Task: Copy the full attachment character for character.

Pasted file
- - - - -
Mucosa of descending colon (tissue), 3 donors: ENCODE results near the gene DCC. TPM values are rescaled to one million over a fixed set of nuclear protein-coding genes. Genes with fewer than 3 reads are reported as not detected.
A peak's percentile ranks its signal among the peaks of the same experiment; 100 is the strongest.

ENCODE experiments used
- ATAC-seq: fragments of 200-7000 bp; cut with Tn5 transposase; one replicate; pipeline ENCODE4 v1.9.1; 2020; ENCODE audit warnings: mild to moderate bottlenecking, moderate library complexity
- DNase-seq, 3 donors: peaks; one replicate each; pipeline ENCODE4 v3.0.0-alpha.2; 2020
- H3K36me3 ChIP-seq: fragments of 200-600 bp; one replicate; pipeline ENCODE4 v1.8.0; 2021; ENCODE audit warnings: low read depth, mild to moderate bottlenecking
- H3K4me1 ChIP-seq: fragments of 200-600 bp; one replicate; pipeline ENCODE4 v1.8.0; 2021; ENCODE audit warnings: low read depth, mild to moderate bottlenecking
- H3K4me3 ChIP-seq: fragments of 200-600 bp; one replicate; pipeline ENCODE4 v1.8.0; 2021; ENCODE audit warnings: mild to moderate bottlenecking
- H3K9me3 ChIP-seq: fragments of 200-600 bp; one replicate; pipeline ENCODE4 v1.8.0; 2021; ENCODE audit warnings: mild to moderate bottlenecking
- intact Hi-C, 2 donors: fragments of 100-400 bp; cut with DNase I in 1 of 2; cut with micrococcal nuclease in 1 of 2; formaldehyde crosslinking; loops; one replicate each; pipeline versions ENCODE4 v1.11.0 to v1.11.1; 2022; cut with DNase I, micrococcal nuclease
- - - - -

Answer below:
Mucosa of descending colon (tissue), 3 donors: ENCODE results near the gene DCC. TPM values are rescaled to one million over a fixed set of nuclear protein-coding genes. Genes with fewer than 3 reads are reported as not detected.
A peak's percentile ranks its signal among the peaks of the same experiment; 100 is the strongest.

ENCODE experiments used
- ATAC-seq: fragments of 200-7000 bp; cut with Tn5 transposase; one replicate; pipeline ENCODE4 v1.9.1; 2020; ENCODE audit warnings: mild to moderate bottlenecking, moderate library complexity
- DNase-seq, 3 donors: peaks; one replicate each; pipeline ENCODE4 v3.0.0-alpha.2; 2020
- H3K36me3 ChIP-seq: fragments of 200-600 bp; one replicate; pipeline ENCODE4 v1.8.0; 2021; ENCODE audit warnings: low read depth, mild to moderate bottlenecking
- H3K4me1 ChIP-seq: fragments of 200-600 bp; one replicate; pipeline ENCODE4 v1.8.0; 2021; ENCODE audit warnings: low read depth, mild to moderate bottlenecking
- H3K4me3 ChIP-seq: fragments of 200-600 bp; one replicate; pipeline ENCODE4 v1.8.0; 2021; ENCODE audit warnings: mild to moderate bottlenecking
- H3K9me3 ChIP-seq: fragments of 200-600 bp; one replicate; pipeline ENCODE4 v1.8.0; 2021; ENCODE audit warnings: mild to moderate bottlenecking
- intact Hi-C, 2 donors: fragments of 100-400 bp; cut with DNase I in 1 of 2; cut with micrococcal nuclease in 1 of 2; formaldehyde crosslinking; loops; one replicate each; pipeline versions ENCODE4 v1.11.0 to v1.11.1; 2022; cut with DNase I, micrococcal nuclease